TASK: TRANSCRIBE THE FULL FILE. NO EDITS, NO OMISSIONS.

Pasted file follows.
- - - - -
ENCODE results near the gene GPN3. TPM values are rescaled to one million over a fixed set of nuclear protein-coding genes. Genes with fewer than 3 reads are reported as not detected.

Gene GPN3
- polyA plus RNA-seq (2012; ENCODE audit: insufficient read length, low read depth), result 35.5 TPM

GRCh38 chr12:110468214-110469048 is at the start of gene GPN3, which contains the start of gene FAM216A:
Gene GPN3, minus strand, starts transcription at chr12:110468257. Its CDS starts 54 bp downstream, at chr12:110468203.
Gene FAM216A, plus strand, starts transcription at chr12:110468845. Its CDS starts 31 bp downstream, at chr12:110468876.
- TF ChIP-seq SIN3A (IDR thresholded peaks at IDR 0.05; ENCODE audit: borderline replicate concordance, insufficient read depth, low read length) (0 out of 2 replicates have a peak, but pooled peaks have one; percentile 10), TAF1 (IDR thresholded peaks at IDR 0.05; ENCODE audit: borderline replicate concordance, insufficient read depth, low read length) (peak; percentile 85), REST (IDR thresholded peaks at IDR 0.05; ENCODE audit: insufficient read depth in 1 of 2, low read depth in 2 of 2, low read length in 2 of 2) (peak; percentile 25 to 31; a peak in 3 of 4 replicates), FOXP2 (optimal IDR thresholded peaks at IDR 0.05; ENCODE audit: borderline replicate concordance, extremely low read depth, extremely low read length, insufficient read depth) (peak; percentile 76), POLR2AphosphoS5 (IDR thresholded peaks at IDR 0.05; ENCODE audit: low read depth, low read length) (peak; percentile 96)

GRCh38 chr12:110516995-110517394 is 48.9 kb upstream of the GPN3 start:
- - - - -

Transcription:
ENCODE results near the gene GPN3. TPM values are rescaled to one million over a fixed set of nuclear protein-coding genes. Genes with fewer than 3 reads are reported as not detected.

Gene GPN3
- polyA plus RNA-seq (2012; ENCODE audit: insufficient read length, low read depth), result 35.5 TPM

GRCh38 chr12:110468214-110469048 is at the start of gene GPN3, which contains the start of gene FAM216A:
Gene GPN3, minus strand, starts transcription at chr12:110468257. Its CDS starts 54 bp downstream, at chr12:110468203.
Gene FAM216A, plus strand, starts transcription at chr12:110468845. Its CDS starts 31 bp downstream, at chr12:110468876.
- TF ChIP-seq SIN3A (IDR thresholded peaks at IDR 0.05; ENCODE audit: borderline replicate concordance, insufficient read depth, low read length) (0 out of 2 replicates have a peak, but pooled peaks have one; percentile 10), TAF1 (IDR thresholded peaks at IDR 0.05; ENCODE audit: borderline replicate concordance, insufficient read depth, low read length) (peak; percentile 85), REST (IDR thresholded peaks at IDR 0.05; ENCODE audit: insufficient read depth in 1 of 2, low read depth in 2 of 2, low read length in 2 of 2) (peak; percentile 25 to 31; a peak in 3 of 4 replicates), FOXP2 (optimal IDR thresholded peaks at IDR 0.05; ENCODE audit: borderline replicate concordance, extremely low read depth, extremely low read length, insufficient read depth) (peak; percentile 76), POLR2AphosphoS5 (IDR thresholded peaks at IDR 0.05; ENCODE audit: low read depth, low read length) (peak; percentile 96)

GRCh38 chr12:110516995-110517394 is 48.9 kb upstream of the GPN3 start: